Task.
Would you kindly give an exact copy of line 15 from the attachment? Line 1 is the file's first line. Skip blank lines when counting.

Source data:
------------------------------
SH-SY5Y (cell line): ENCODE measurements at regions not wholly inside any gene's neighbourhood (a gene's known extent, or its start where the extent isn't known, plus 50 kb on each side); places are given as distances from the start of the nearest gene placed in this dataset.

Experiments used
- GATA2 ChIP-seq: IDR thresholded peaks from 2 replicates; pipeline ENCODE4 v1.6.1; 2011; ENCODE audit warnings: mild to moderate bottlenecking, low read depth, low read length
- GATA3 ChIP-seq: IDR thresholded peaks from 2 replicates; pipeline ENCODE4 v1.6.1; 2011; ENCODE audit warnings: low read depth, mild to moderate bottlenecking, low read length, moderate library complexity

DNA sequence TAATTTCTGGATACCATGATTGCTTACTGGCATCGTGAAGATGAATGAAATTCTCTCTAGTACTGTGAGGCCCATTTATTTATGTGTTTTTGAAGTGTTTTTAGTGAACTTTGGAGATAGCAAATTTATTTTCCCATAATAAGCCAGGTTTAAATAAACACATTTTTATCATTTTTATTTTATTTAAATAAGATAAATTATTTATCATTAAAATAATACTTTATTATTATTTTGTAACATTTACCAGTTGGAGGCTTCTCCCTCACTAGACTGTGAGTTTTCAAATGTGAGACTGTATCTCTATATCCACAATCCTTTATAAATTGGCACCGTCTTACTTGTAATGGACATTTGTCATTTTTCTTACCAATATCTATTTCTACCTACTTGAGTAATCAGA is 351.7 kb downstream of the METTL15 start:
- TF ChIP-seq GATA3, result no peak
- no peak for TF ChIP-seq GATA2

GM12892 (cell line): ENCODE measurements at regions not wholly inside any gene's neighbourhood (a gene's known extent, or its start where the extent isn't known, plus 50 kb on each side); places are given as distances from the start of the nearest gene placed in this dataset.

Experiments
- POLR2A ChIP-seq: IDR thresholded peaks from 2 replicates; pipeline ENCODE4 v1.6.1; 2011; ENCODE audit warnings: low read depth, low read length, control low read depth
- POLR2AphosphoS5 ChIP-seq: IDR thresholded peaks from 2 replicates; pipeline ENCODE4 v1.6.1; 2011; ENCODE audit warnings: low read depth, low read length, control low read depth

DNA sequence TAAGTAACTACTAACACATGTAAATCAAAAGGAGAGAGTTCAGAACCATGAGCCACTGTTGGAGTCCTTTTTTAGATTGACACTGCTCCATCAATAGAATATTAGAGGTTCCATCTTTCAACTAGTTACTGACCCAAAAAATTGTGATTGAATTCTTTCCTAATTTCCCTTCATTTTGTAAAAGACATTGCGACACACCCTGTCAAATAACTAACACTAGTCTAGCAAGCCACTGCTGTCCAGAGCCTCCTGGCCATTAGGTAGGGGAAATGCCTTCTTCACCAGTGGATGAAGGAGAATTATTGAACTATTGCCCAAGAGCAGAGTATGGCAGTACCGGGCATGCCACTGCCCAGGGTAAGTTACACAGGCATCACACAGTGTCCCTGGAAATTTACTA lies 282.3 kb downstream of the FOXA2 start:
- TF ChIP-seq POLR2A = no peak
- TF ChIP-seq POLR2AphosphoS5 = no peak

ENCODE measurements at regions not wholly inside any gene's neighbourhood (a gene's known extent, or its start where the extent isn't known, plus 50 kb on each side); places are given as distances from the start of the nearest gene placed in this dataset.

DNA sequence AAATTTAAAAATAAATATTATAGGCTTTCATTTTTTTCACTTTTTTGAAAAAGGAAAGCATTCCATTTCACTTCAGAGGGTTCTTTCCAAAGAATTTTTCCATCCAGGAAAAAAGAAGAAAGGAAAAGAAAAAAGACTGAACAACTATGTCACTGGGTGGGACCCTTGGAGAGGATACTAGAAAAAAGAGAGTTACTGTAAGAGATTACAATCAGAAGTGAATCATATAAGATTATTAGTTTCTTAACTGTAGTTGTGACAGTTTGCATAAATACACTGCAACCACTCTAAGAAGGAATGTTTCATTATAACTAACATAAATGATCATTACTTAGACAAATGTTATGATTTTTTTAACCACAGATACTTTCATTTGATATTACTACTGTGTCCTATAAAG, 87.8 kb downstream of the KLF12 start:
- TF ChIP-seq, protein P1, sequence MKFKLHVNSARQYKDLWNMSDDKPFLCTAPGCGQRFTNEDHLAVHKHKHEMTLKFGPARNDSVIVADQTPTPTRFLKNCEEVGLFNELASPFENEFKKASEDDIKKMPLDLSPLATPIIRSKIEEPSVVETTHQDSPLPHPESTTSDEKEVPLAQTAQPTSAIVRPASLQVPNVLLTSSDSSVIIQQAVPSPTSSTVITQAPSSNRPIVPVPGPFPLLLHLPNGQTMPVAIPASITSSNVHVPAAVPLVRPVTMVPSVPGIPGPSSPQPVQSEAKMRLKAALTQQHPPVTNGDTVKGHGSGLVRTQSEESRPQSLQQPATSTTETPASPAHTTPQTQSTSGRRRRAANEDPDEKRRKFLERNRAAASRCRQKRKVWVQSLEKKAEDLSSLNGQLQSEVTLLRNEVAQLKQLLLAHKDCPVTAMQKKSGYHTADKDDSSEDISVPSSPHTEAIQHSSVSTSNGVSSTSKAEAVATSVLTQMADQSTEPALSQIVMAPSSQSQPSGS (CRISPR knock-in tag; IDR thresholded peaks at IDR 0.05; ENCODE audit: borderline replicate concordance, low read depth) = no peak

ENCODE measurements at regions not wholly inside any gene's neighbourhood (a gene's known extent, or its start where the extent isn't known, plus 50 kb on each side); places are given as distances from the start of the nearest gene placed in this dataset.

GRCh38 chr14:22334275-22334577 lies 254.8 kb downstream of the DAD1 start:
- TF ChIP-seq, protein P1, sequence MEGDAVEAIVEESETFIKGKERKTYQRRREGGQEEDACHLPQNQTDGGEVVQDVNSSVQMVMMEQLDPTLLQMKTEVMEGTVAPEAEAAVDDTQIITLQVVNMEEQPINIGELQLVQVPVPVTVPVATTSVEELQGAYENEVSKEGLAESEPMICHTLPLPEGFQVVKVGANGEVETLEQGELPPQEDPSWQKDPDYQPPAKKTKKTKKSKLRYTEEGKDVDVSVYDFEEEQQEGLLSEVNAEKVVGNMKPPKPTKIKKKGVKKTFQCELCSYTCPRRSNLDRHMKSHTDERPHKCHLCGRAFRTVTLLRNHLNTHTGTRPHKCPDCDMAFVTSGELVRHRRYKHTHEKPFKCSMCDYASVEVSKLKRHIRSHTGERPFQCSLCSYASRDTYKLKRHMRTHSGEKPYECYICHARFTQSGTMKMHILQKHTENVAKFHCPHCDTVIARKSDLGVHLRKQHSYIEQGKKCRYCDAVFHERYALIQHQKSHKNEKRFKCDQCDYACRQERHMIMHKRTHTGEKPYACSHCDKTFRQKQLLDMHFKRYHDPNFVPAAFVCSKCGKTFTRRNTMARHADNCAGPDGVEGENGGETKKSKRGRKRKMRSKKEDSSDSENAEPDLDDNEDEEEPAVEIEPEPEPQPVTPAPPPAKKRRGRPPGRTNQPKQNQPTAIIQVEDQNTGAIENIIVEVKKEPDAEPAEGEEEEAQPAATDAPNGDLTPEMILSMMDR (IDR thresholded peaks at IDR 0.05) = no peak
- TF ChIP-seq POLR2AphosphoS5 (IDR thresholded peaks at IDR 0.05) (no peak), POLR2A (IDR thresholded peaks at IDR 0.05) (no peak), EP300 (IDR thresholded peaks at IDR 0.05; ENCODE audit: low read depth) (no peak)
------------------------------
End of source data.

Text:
ENCODE measurements at regions not wholly inside any gene's neighbourhood (a gene's known extent, or its start where the extent isn't known, plus 50 kb on each side); places are given as distances from the start of the nearest gene placed in this dataset.